Lab 15

Map Critiques

For the first part: some of the most important things you can learn in cartography are 1) be critical of all maps (including yours), 2) all maps are lies, 3) all maps must be interpreted relative to their purpose, and 4) map-making is an iterative process - you will typically make a number of drafts.

Thus, this lab: your task is to critically examine a number of maps located hither and yon. Slow down, take your time, and think. This is a lab that is really easy to complete poorly - take those extra minutes. And read the instructions carefully.

Part 1:

  1. This task is to critically examine two maps/posters that can be found on the walls of Dean Hall (or even elsewhere on campus, including the library, geology dept, or biology dept). Note, any posters selected must have maps! Remember, you are analyzing the maps, not the overall poster.Wander around, check them out. Any and all are fair game. Pick two. Alternatively, you could choose:

     Thematic maps - At the atlas shelves in the library, choose a thematic atlas that interests you and look through it to find a map that tells a story about a historical event or a geographic process (either natural or cultural). Some examples of thematic atlases are:

    - The Old North State at War, by Mark Moore
    - Atlas of Oregon, by William G. Loy et al.
    - Mapping Time, by Menno-Jan Kraak
    - Washington: A Centennial Atlas, by James W. Scott
    - A Sto:lo-Coast Salish Historical Atlas, ed. by Keith T. Carlson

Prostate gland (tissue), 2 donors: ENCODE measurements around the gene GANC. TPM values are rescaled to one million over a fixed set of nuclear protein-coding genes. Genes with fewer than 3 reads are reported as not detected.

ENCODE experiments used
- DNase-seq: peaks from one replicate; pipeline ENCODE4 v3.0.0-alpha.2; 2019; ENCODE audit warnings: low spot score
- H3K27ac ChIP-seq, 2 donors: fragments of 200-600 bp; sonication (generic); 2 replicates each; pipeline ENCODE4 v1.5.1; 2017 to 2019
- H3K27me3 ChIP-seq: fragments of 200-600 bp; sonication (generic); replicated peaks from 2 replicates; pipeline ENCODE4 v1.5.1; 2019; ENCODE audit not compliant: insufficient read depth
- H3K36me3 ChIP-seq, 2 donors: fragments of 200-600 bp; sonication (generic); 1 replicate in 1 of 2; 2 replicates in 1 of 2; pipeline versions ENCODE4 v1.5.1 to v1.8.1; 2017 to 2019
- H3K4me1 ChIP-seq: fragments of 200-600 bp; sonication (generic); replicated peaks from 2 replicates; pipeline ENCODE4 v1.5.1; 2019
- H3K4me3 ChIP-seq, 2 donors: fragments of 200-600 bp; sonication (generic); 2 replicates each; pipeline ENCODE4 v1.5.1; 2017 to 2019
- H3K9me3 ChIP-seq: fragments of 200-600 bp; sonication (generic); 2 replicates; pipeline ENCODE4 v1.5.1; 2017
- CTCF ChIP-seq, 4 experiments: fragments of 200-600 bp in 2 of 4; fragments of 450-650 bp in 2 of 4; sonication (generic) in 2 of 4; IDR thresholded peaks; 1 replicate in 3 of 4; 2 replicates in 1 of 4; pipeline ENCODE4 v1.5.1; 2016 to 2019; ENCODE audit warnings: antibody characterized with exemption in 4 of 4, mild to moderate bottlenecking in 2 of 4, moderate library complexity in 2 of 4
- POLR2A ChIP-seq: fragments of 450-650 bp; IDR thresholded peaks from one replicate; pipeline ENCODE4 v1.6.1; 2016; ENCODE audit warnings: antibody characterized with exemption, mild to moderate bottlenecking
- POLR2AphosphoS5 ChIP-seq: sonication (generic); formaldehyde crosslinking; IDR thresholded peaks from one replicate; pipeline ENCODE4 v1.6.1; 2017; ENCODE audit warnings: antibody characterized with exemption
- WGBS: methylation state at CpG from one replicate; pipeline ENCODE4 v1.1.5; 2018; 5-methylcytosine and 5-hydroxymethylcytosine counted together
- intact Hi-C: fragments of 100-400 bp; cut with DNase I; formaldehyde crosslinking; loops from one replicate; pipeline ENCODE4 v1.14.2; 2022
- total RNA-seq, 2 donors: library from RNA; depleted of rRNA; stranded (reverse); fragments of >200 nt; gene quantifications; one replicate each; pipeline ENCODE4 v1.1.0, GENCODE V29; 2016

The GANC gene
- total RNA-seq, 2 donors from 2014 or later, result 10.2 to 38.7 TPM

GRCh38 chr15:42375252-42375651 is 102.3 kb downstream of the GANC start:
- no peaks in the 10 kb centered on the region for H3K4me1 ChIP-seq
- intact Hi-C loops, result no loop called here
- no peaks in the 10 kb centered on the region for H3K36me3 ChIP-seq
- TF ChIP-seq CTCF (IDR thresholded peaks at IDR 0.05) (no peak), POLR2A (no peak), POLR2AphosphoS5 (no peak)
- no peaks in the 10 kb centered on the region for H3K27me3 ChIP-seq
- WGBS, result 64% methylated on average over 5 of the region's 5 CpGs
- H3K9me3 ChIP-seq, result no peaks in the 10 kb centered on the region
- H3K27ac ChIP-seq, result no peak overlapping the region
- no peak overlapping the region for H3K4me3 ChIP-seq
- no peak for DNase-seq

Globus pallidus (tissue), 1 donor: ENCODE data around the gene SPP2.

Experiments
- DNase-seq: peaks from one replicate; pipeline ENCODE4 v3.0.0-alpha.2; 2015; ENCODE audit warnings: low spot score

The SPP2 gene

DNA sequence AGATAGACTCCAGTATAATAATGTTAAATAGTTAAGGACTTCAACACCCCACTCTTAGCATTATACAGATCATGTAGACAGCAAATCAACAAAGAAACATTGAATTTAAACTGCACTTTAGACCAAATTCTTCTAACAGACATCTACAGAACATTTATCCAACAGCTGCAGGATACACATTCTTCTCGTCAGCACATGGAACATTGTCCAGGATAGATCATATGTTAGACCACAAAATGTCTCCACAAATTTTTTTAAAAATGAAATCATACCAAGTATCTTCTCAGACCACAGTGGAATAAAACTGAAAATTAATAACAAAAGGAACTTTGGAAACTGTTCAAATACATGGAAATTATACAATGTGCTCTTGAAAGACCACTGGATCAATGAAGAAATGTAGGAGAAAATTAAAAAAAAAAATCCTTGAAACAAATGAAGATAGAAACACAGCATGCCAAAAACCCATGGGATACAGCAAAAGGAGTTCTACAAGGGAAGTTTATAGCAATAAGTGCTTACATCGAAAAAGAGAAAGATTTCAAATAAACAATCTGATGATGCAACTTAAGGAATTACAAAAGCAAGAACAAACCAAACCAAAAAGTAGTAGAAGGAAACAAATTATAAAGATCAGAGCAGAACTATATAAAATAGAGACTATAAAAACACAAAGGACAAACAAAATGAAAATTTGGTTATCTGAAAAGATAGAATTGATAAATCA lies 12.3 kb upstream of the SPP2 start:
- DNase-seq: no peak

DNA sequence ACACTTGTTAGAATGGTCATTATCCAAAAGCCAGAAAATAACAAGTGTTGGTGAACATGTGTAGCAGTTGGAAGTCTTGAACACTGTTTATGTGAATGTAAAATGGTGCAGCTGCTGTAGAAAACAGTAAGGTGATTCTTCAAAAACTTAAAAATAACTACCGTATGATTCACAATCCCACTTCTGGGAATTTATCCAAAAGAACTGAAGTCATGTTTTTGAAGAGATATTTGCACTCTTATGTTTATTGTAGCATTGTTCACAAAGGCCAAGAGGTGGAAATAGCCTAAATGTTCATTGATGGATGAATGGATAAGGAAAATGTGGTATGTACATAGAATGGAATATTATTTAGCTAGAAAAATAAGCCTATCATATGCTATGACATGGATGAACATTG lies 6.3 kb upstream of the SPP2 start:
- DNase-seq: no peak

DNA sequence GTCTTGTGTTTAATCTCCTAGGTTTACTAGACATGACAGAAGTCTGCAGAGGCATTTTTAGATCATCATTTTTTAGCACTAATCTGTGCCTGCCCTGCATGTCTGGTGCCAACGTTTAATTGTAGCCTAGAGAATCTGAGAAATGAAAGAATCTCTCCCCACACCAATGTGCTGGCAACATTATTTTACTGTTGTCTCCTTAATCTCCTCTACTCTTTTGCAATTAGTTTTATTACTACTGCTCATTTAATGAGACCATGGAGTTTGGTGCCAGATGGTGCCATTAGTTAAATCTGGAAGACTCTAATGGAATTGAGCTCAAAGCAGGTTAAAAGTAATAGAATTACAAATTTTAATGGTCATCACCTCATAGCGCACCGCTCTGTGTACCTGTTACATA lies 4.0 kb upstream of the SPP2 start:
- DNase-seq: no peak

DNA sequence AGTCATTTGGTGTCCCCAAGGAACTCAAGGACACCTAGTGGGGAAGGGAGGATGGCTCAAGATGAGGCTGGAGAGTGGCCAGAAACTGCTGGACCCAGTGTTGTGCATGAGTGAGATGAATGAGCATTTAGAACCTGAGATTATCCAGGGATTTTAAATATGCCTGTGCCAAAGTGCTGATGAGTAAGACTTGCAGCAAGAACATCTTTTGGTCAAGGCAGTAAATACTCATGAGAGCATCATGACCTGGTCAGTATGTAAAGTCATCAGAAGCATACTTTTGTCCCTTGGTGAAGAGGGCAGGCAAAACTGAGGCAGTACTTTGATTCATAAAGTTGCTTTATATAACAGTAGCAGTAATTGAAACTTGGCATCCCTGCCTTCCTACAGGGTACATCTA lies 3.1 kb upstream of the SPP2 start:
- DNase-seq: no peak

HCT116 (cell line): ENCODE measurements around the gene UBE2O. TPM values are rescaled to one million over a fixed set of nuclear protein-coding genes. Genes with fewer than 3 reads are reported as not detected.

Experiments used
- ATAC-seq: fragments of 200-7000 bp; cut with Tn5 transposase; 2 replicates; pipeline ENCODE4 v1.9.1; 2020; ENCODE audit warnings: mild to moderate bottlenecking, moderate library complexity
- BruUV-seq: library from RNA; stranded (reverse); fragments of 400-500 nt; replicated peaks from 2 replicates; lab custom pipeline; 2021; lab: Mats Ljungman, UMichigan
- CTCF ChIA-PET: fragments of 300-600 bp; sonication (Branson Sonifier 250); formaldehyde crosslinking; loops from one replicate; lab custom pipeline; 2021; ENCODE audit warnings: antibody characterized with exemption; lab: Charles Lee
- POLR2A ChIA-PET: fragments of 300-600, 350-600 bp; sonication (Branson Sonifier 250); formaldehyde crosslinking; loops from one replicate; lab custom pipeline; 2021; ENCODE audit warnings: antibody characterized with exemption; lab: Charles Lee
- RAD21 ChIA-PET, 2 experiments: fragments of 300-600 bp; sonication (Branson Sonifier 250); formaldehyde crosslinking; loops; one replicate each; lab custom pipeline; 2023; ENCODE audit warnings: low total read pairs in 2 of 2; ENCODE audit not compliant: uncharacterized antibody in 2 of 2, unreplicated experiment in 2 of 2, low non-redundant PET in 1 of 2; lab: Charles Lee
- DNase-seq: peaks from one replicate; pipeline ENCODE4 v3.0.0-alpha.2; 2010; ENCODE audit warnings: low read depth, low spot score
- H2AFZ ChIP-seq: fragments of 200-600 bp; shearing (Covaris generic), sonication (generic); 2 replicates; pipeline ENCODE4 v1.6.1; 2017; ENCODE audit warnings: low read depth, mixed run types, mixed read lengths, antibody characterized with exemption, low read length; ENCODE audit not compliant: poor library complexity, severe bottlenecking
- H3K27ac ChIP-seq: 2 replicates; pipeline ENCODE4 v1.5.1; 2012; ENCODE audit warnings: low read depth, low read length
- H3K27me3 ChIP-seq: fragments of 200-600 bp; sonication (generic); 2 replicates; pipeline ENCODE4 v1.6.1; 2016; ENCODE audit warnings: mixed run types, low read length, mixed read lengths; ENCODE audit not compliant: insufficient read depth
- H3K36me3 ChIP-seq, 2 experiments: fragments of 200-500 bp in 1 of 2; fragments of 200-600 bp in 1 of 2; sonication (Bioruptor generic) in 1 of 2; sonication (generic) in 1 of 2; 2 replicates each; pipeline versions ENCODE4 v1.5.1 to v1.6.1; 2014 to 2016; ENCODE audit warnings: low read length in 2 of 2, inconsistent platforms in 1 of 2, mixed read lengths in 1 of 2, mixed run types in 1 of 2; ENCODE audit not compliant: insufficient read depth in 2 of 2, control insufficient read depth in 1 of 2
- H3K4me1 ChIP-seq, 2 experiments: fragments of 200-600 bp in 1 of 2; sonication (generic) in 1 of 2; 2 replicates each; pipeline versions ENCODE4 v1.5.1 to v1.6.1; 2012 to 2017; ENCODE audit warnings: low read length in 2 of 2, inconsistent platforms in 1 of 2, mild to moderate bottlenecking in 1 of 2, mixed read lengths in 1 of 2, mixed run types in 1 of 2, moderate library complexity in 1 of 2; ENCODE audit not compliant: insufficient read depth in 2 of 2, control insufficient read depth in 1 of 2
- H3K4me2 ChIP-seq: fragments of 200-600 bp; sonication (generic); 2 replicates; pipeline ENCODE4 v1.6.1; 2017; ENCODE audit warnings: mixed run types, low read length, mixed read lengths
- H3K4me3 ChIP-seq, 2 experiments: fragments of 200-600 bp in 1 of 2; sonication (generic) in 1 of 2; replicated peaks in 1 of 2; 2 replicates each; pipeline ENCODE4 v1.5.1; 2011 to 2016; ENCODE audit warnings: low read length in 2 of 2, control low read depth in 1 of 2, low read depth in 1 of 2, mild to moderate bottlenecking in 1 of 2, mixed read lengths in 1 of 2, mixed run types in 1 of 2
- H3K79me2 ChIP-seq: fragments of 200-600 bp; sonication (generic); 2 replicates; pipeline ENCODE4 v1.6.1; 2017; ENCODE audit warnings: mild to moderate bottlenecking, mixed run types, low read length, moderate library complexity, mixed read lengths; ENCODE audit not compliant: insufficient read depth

2. Make a quick sketch map of each map/poster so you can refer to certain parts (and so I have a reference, too) (or take a pic and include that)
  3. Write out what you think is the purpose of each map/poster.
  4. Relative to #2 and #3, critically examine the poster/map (remembering the 4 points in the intro paragraph of this lab):
    1. What did you like
    2. What sucked
    3. What would you change and why? (note, the 'why' is very important)

Part 2:

The poster 'It was a dark and stormy night' was designed to be something that would catch a viewer's eye, suck them in, and then be absolutely horrible in the details. It's posted by the whiteboard in the lab and was a joint effort by an entire class.

Your task is to find as many errors as you can. There are MANY. List them. All of them. List away. Be detailed. There are at least 20 deliberate errors (and I'm counting things like the spelling of a specific word multiple times once). Find at least a dozen.

In addition to the list of errors you find, evaluate the poster regarding how well it fulfills the intent (to suck people in from a distance with an interesting design, then fail at all attempts to communicate useful information).

Part 3:

  1. There are three maps on on the data drive (lab15 subdir). Check them out and give a brief summary (same as 3 and 4.1 - 4.3 above).
  2. Same thing, only choose one map each from and Include a copy of each map in your writeup so I can see what you did. Do a little surfing, there's some cool (and awful) stuff there.

Hand in: the printouts of the maps/posters and the required writeups.

Part one, 2 writeups, part two, one writeup, and part 3, 5 writeups.